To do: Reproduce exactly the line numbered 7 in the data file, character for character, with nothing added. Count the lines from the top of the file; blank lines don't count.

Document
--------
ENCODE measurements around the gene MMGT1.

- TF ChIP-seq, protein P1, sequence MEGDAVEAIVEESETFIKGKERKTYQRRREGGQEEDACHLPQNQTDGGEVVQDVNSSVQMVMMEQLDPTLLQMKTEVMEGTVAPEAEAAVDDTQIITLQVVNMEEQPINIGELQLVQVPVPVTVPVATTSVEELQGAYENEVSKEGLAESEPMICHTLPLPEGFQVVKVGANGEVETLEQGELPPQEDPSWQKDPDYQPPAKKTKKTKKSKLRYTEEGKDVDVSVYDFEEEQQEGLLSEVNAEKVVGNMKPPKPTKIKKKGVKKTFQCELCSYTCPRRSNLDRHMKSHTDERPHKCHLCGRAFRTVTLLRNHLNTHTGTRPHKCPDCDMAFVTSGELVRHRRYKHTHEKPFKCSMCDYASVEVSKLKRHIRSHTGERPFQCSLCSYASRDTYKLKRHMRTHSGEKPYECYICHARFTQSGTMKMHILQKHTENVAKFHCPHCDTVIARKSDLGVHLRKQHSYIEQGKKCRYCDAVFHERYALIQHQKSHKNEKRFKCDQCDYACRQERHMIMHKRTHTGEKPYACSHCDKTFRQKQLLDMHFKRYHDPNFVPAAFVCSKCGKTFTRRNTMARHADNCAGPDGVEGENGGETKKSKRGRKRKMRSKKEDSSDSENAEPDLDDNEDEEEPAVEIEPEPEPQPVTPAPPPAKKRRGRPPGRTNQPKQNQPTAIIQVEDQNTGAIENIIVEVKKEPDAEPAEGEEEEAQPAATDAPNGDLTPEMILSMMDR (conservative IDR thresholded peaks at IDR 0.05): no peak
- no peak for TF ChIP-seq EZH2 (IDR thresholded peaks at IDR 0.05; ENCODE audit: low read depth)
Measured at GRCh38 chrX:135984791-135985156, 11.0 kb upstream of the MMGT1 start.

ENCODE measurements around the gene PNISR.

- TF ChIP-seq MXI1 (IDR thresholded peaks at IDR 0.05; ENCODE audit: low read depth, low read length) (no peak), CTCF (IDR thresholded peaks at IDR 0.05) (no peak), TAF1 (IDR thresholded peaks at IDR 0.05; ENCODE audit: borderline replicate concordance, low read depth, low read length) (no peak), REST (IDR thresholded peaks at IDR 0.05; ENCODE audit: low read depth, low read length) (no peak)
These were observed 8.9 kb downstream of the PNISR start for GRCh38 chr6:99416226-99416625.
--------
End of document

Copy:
These were observed 8.9 kb downstream of the PNISR start for GRCh38 chr6:99416226-99416625.